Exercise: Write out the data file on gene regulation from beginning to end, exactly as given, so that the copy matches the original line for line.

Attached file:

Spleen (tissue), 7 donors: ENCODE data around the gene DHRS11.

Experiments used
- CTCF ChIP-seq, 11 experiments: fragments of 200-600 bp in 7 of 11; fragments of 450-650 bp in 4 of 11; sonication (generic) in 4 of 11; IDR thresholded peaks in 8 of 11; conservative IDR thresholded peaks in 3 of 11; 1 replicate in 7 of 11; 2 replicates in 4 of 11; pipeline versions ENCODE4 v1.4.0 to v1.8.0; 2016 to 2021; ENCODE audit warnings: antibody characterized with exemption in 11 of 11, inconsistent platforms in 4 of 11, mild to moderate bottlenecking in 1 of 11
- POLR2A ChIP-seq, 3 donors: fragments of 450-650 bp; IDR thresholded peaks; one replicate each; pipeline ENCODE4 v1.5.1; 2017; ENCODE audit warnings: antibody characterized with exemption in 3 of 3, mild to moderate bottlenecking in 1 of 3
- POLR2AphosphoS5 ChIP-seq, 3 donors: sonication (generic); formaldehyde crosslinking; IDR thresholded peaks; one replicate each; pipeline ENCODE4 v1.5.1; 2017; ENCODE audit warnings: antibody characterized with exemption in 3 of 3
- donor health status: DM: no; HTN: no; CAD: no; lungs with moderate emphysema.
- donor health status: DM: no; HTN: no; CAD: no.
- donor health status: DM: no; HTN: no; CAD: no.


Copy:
Spleen (tissue), 7 donors: ENCODE data around the gene DHRS11.

Experiments used
- CTCF ChIP-seq, 11 experiments: fragments of 200-600 bp in 7 of 11; fragments of 450-650 bp in 4 of 11; sonication (generic) in 4 of 11; IDR thresholded peaks in 8 of 11; conservative IDR thresholded peaks in 3 of 11; 1 replicate in 7 of 11; 2 replicates in 4 of 11; pipeline versions ENCODE4 v1.4.0 to v1.8.0; 2016 to 2021; ENCODE audit warnings: antibody characterized with exemption in 11 of 11, inconsistent platforms in 4 of 11, mild to moderate bottlenecking in 1 of 11
- POLR2A ChIP-seq, 3 donors: fragments of 450-650 bp; IDR thresholded peaks; one replicate each; pipeline ENCODE4 v1.5.1; 2017; ENCODE audit warnings: antibody characterized with exemption in 3 of 3, mild to moderate bottlenecking in 1 of 3
- POLR2AphosphoS5 ChIP-seq, 3 donors: sonication (generic); formaldehyde crosslinking; IDR thresholded peaks; one replicate each; pipeline ENCODE4 v1.5.1; 2017; ENCODE audit warnings: antibody characterized with exemption in 3 of 3
- donor health status: DM: no; HTN: no; CAD: no; lungs with moderate emphysema.
- donor health status: DM: no; HTN: no; CAD: no.
- donor health status: DM: no; HTN: no; CAD: no.